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<jasom> oni-on-ion: tail calls reuse the stack frame; for the specific case of a self-call that means zero extra space; it might use *less* space if the tail call is to a function with a smaller stack frame.
<Inline> jep
<aeth> loke: looks like this is finally a use for formatter, since the pattern to generate with the macro is (lambda (...) (format ...))
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<aeth> Seems like a trivial thing to have a shortcut built into the language for, though
<Inline> so the frame size may change but it will be only 1 frame reused over and over
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<oni-on-ion> jasom: ah, right ^_^ was a bit confused where it was said to grow and also stay the same.
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<ealfonso> I asked this ealier but I was disconnected. Is it a bad idea to have export declarations per-file via the export function, as opposed to within a defpackage form? I heard something was being deprecated?
<Inline> and the frame size change may be due to the recursion step doing two different branches tail wise
<loke> ealfonso: In such cases, I'd recommend you put the DEFPACKAGE form in the head of the file, and include an :EXPORTS section in the DEFPACKAGE.
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<oni-on-ion> CL and deprecation... ok now im confused by more oxymoron!
<aeth> Elronnd: So your macro could look something like this: (defmacro generate-the-html (...) `(formatter ,(with-output-to-string (output) ...)))
<aeth> Then you just need to write to the stream in the right order, doing what you can at macro time and saving the rest for the format string
<jasom> ealfonso: not being in the defpackage may cause issues if you have to recompile the defpackage form.
<Inline> one branch may need more variables than the other hence more stack frame size
<ealfonso> loke my problem is that the package consissts several files.
<loke> Having it in defpackage is also useful when using SLIME, as it can manage it automatically for you.
<ealfonso> jasom yes, I think this is what I am finding. I will just put everything in defpackage
<loke> ealfonso: Then I suggest you put it in a separate files (most systems seems to use package.lisp)
<Inline> so now that that is clarified what is a heap ?
<loke> ealfonso: But keep the exports in the defpackage, as otherwise SLIEM will get confused, and recompiling will cause problems, sometimes.
<ealfonso> loke yeah. ok, thanks
<Inline> is it the ram, a portion of my disk a portion of my swapfile/swappartition ?
<loke> Inline: you have to separate what CL says, vs. what implementations do. The CL spec never discusses the concept of the heap.
<Inline> ok
<loke> Inline: A CL implementation is free to implement the spec in any way they want, as long as it does what the spec says.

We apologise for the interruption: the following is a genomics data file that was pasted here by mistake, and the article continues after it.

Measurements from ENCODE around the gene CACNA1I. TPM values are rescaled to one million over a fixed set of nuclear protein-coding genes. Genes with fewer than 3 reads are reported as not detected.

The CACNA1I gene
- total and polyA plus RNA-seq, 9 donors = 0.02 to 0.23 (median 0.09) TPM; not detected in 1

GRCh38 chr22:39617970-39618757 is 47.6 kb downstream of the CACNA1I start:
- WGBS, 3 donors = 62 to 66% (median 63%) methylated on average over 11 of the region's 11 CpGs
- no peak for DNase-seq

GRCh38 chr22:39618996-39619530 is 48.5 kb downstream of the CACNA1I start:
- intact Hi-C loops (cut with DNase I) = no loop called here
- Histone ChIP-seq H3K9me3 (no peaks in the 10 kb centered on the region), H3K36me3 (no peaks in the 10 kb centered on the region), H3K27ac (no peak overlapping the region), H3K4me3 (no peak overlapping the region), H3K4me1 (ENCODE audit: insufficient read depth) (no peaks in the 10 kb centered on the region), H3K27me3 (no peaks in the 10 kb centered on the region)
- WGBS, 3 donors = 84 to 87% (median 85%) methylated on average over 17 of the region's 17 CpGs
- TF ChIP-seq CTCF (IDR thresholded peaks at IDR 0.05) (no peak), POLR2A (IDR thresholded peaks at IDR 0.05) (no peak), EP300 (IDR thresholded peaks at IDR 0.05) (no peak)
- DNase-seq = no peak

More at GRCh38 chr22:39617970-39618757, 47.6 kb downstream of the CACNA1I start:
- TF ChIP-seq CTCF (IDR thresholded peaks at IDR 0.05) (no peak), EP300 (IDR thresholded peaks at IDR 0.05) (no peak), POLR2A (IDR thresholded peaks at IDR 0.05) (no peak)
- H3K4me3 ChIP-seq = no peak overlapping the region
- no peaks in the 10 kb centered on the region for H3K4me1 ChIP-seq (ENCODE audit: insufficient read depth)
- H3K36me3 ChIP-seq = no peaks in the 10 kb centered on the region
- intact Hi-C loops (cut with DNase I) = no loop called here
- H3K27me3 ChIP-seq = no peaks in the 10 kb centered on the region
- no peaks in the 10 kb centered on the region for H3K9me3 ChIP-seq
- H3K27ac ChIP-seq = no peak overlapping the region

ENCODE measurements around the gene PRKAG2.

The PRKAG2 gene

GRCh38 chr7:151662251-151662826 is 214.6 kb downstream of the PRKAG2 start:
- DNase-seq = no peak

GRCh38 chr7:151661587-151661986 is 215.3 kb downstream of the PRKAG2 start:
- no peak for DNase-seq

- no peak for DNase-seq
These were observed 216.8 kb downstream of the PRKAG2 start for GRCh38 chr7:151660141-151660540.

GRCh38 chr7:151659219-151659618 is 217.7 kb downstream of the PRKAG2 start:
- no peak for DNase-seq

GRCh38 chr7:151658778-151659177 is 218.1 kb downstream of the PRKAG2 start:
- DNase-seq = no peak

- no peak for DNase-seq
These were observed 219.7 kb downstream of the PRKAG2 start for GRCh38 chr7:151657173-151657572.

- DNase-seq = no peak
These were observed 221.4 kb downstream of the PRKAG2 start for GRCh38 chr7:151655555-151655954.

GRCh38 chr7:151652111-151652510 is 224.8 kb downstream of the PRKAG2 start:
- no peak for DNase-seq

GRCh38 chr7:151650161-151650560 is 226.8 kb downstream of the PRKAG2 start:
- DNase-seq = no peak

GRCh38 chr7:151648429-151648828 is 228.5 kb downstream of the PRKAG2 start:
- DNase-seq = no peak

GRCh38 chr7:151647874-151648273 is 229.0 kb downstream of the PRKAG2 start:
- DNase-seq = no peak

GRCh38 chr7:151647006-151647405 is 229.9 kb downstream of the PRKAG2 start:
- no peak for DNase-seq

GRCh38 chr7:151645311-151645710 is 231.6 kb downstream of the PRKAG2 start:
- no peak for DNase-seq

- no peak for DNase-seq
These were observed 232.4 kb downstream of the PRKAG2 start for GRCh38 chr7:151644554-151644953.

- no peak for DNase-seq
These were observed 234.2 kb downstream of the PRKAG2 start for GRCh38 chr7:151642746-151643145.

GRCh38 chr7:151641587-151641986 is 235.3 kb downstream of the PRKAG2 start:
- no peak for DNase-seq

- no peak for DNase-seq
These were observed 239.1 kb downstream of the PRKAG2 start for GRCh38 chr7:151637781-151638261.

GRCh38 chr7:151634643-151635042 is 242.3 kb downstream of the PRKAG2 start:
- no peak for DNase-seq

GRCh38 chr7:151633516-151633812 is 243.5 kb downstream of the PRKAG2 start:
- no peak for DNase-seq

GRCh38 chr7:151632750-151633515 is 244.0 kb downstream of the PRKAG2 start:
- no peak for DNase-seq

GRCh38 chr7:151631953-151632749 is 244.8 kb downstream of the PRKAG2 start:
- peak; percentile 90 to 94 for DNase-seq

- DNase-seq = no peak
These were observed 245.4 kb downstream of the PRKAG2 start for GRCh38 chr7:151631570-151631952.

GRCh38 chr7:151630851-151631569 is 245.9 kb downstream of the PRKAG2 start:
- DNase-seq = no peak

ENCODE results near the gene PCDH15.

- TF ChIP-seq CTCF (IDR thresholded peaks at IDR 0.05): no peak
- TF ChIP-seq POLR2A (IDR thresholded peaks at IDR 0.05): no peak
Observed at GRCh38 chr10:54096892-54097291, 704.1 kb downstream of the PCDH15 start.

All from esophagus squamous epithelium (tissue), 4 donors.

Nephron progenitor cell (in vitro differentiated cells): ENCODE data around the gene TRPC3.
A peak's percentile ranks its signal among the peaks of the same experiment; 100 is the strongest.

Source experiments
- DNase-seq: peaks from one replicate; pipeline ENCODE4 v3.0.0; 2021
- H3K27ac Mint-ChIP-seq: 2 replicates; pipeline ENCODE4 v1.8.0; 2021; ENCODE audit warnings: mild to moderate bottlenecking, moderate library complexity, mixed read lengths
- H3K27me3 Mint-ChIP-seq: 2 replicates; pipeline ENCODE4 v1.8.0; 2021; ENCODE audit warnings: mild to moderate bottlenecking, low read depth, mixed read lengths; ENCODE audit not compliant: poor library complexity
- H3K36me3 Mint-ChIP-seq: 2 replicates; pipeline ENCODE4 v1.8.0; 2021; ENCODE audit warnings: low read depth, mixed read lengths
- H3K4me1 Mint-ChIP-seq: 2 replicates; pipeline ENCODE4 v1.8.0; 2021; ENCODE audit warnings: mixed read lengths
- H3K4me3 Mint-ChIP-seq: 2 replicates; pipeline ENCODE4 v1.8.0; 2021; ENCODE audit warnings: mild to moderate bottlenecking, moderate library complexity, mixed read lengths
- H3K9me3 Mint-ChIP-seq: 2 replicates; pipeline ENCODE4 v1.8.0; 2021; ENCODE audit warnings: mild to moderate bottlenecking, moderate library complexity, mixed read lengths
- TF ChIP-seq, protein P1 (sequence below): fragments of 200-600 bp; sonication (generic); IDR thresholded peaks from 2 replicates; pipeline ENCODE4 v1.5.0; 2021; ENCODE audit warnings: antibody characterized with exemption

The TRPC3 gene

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<aeth> An example of an extreme platform: https://github.com/jscl-project/jscl/
<aeth> Perhaps a better link: https://jscl-project.github.io/
<aeth> (far from complete conformance to the spec, though)
<jasom> Inline: for a typical C implementation automatic storage means stack, and malloc() means heap.
<jasom> but the C standard doesn't mention stack or heap either, so that's still just implementations
<oni-on-ion> the map is not the territory
<Elronnd> what about the mmap()?
<oni-on-ion> ehe ^_^
<aeth> The CL standard mentions the stack, in dynamic-extent. http://www.lispworks.com/documentation/HyperSpec/Body/d_dynami.htm
<jasom> aeth: that's in an example, which is non-normative
<aeth> no mention of "heap" at all, though
<aeth> At least, not one that !l1sp found
<jasom> aeth: there is mention of heap in the stack allocate entry glossary
<aeth> no glossary entry
<aeth> It is mentioned both in stack allocate and dynamic-extent a bit, though.
<jasom> in general stack is increment pointer to allocate, decrement pointer to free, and heap the allocation and free need not happen in any specific order.
<Elronnd> doesn't the stack generally go downwards on x86
<Elronnd> s/go/grow
<Inline> depends how you wanna write it
<Inline> i suppose it goes with convention
<Elronnd> there are push and pop commands in the isa
<Inline> little endian we say stack grows downwards i suppose
<aeth> is this x86 or in general?
<jasom> Inline: endian has nothing to do with it; it's a question of whether you increment to allocate or decrement to allocate
<Inline> ok
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<jasom> the ABI defines things like whether stack grows up or down and how parameters are passed. Certain ISAs lend themselves to stack growing up or down because they have e.g. a "call" instruction or push/pop instructions.
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<russellw> I'm trying to send all console output to log file, using a broadcast stream. This mostly works. *standard-output* gets stuff I print myself, *trace-output* gets output of TIME, *error-output* gets most error messages. But when SBCL runs out of memory, it prints a table of garbage collection info that does not get captured. How can I capture that?
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<jasom> russellw: that almost certainly goes directly to a file descriptor via a system call.
<russellw> jasom, so what I've got is as good as it gets?
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<Inline> no